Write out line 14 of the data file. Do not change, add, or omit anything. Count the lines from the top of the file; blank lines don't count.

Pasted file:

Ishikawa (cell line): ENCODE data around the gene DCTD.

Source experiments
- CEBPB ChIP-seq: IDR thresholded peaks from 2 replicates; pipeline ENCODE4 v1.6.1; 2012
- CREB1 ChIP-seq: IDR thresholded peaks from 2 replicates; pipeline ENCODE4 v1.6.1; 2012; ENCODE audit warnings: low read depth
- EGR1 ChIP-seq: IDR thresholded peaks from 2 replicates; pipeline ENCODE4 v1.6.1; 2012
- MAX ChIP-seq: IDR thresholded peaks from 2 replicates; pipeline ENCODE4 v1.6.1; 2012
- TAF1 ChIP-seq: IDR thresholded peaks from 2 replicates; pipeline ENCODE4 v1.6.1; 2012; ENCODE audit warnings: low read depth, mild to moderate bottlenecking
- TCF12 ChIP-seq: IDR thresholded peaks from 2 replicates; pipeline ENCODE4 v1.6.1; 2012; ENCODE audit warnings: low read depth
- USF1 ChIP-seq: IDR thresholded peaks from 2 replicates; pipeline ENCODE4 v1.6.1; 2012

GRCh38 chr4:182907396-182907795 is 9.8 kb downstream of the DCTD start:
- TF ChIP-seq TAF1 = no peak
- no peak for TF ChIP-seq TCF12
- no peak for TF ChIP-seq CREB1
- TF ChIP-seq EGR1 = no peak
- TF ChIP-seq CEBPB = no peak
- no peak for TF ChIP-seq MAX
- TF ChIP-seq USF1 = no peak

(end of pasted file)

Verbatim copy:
- TF ChIP-seq EGR1 = no peak